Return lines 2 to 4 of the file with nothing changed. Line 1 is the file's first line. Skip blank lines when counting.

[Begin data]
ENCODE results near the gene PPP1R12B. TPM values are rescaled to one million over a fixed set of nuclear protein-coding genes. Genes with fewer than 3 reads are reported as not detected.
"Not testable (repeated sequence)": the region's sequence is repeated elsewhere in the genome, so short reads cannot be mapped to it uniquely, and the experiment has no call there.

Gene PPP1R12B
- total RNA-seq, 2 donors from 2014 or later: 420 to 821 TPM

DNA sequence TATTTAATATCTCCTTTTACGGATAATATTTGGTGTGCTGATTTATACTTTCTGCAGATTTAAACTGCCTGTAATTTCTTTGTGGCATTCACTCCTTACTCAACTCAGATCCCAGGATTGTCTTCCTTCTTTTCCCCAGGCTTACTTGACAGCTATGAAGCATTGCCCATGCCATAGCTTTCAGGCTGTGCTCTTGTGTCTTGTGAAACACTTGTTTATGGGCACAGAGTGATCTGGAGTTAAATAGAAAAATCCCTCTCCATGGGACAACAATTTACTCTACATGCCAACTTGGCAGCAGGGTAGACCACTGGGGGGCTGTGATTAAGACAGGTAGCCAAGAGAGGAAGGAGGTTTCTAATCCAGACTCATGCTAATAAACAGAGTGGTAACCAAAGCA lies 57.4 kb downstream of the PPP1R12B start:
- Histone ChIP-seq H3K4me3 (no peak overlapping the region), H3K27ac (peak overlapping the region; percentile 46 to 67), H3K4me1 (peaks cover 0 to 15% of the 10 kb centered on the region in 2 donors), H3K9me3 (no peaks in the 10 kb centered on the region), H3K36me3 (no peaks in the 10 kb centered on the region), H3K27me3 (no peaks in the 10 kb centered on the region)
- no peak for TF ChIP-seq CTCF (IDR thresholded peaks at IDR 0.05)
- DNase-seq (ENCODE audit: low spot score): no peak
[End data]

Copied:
"Not testable (repeated sequence)": the region's sequence is repeated elsewhere in the genome, so short reads cannot be mapped to it uniquely, and the experiment has no call there.

Gene PPP1R12B
- total RNA-seq, 2 donors from 2014 or later: 420 to 821 TPM